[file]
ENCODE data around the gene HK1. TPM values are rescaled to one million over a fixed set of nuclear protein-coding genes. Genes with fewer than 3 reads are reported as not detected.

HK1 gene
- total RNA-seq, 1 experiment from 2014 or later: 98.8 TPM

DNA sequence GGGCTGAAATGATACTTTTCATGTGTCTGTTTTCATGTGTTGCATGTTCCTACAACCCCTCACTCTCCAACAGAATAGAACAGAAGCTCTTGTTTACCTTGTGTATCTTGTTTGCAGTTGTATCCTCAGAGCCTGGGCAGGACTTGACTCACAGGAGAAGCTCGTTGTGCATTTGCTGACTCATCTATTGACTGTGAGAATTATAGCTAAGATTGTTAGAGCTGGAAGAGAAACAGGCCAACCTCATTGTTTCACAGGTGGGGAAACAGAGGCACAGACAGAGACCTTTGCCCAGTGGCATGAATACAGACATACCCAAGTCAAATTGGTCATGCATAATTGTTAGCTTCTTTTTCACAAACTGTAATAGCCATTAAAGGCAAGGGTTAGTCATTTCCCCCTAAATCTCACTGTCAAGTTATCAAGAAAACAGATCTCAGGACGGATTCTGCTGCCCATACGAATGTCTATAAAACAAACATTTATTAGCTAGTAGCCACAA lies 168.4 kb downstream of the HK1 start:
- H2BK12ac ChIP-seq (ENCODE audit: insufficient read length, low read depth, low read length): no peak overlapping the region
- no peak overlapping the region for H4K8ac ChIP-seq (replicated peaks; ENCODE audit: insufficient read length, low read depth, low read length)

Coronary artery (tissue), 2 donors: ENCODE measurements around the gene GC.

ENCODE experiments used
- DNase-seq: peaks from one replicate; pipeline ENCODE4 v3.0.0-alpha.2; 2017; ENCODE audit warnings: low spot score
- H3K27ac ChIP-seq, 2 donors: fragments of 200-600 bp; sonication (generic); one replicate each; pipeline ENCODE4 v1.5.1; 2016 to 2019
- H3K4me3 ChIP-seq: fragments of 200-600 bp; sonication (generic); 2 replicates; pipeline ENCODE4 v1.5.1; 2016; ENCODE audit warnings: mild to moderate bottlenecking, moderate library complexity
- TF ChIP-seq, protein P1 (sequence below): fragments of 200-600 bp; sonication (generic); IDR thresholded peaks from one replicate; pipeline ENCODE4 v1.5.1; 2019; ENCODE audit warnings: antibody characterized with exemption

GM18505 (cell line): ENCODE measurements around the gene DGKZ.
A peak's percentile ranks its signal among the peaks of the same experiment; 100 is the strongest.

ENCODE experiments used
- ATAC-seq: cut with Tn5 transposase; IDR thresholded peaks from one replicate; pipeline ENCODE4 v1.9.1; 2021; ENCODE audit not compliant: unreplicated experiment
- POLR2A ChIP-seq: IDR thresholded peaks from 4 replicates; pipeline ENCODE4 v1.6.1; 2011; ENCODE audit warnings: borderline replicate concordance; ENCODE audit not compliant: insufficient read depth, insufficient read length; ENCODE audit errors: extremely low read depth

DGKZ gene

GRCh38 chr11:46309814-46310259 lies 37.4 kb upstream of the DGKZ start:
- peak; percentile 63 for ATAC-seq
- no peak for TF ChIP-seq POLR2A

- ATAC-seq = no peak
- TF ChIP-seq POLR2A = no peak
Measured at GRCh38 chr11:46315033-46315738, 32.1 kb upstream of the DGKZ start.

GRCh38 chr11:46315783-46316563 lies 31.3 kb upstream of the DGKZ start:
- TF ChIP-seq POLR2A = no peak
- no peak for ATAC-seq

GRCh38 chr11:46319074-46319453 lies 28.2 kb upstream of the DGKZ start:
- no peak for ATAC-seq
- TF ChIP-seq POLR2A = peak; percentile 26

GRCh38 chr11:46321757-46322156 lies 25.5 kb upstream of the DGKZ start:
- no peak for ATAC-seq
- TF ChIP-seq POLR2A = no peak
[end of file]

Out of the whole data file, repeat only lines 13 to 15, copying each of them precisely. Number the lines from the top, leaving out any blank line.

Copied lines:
GM18505 (cell line): ENCODE measurements around the gene DGKZ.
A peak's percentile ranks its signal among the peaks of the same experiment; 100 is the strongest.

ENCODE experiments used